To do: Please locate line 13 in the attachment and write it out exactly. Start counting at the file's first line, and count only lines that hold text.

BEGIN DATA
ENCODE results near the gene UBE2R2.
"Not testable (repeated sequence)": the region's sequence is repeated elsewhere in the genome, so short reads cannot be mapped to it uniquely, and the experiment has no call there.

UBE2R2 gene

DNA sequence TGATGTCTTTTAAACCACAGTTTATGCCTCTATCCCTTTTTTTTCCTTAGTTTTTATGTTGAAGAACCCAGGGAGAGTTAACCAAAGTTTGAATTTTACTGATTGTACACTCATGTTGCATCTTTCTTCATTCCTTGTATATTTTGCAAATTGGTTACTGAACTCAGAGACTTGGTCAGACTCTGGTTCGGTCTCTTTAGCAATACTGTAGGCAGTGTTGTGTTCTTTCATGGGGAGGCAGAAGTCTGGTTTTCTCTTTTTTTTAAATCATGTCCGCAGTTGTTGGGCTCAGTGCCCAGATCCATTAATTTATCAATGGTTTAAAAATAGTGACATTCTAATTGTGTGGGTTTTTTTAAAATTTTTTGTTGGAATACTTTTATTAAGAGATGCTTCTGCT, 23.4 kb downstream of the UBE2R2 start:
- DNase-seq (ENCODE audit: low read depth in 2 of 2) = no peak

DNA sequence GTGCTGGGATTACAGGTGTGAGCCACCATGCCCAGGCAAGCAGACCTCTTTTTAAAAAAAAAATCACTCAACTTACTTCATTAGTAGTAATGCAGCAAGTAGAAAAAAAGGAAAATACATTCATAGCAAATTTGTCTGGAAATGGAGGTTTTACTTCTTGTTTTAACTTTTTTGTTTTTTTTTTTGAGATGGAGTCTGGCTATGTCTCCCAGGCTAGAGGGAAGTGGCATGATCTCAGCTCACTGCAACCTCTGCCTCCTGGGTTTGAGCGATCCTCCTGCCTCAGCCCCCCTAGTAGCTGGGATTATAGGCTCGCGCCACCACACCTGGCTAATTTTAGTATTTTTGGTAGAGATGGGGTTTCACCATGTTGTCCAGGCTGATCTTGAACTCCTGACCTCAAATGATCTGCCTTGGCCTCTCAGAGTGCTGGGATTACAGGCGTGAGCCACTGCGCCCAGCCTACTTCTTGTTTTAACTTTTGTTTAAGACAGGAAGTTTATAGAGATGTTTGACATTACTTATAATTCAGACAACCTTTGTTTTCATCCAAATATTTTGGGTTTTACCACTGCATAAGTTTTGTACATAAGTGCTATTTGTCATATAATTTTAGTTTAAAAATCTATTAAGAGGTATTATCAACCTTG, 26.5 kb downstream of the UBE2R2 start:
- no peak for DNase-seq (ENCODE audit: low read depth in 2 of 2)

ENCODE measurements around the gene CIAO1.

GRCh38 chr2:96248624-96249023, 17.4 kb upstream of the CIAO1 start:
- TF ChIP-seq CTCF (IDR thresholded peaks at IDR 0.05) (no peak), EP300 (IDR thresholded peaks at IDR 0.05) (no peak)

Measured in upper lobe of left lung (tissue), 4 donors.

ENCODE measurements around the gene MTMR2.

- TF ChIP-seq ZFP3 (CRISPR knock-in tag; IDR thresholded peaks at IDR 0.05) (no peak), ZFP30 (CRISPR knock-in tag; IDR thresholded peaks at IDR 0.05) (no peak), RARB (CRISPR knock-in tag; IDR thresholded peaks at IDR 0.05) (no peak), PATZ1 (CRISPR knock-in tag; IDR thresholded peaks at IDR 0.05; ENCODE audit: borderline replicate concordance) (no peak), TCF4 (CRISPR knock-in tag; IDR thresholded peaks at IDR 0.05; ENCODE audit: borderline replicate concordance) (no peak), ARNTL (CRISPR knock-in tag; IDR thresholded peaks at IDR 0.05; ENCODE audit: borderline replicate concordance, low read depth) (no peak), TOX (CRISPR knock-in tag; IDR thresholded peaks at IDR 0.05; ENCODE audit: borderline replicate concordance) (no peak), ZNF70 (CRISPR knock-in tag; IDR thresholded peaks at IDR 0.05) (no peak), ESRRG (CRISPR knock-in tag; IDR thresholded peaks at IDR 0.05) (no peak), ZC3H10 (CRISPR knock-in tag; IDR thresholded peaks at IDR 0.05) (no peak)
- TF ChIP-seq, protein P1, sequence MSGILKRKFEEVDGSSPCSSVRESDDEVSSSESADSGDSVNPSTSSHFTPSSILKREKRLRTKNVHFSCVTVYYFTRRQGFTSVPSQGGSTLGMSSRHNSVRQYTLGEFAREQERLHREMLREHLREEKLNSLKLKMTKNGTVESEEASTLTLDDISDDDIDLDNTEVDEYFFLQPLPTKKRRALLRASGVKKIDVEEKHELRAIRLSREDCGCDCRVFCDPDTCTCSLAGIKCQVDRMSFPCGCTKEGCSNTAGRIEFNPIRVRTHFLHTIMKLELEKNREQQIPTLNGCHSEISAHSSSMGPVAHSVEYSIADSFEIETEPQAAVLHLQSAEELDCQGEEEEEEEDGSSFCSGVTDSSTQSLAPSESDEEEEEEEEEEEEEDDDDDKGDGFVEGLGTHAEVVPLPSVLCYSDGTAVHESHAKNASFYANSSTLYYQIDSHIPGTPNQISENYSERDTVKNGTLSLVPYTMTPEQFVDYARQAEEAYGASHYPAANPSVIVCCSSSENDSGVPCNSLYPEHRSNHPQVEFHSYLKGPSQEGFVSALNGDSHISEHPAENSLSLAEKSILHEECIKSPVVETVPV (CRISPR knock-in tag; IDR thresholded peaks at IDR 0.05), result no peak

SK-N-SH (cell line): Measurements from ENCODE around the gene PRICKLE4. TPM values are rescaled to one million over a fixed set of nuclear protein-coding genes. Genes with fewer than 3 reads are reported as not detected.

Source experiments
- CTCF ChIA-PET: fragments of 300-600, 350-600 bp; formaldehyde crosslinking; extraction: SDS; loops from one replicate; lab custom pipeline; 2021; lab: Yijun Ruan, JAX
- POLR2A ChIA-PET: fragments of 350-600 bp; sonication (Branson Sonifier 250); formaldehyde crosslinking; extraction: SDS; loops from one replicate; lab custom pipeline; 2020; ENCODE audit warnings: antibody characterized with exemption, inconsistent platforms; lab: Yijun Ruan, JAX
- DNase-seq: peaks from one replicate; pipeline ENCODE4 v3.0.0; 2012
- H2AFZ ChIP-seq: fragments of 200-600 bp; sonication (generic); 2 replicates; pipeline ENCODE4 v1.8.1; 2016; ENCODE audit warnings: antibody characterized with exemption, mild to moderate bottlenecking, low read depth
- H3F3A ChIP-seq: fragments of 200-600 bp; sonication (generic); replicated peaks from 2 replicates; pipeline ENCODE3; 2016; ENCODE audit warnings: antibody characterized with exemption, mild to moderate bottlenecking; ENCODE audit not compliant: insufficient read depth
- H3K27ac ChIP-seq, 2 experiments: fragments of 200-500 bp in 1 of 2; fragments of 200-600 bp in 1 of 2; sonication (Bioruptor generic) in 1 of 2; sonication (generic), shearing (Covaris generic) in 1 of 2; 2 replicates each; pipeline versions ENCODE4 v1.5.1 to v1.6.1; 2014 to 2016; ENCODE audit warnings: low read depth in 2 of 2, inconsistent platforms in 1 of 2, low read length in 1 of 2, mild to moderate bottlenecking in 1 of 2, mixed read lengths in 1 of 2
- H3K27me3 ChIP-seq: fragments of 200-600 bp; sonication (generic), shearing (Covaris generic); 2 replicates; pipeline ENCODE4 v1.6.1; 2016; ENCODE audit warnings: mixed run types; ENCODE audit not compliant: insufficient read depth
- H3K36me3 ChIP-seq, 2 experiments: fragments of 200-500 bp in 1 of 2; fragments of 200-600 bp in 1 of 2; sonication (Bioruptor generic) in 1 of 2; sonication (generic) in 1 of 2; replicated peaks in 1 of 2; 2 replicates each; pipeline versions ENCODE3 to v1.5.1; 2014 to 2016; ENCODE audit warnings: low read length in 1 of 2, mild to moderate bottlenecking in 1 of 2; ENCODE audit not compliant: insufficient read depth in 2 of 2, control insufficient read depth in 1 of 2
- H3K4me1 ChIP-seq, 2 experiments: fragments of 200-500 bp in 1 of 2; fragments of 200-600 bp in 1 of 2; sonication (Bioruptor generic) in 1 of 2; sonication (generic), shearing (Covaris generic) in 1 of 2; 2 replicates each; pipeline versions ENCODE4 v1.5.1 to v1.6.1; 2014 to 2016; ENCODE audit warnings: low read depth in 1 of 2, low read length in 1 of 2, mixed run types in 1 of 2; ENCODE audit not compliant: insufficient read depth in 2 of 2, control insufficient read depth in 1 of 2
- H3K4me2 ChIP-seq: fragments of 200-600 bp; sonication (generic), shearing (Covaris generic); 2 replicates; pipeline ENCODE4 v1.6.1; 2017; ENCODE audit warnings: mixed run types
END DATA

- TF ChIP-seq ZFP3 (CRISPR knock-in tag; IDR thresholded peaks at IDR 0.05) (no peak), ZFP30 (CRISPR knock-in tag; IDR thresholded peaks at IDR 0.05) (no peak), RARB (CRISPR knock-in tag; IDR thresholded peaks at IDR 0.05) (no peak), PATZ1 (CRISPR knock-in tag; IDR thresholded peaks at IDR 0.05; ENCODE audit: borderline replicate concordance) (no peak), TCF4 (CRISPR knock-in tag; IDR thresholded peaks at IDR 0.05; ENCODE audit: borderline replicate concordance) (no peak), ARNTL (CRISPR knock-in tag; IDR thresholded peaks at IDR 0.05; ENCODE audit: borderline replicate concordance, low read depth) (no peak), TOX (CRISPR knock-in tag; IDR thresholded peaks at IDR 0.05; ENCODE audit: borderline replicate concordance) (no peak), ZNF70 (CRISPR knock-in tag; IDR thresholded peaks at IDR 0.05) (no peak), ESRRG (CRISPR knock-in tag; IDR thresholded peaks at IDR 0.05) (no peak), ZC3H10 (CRISPR knock-in tag; IDR thresholded peaks at IDR 0.05) (no peak)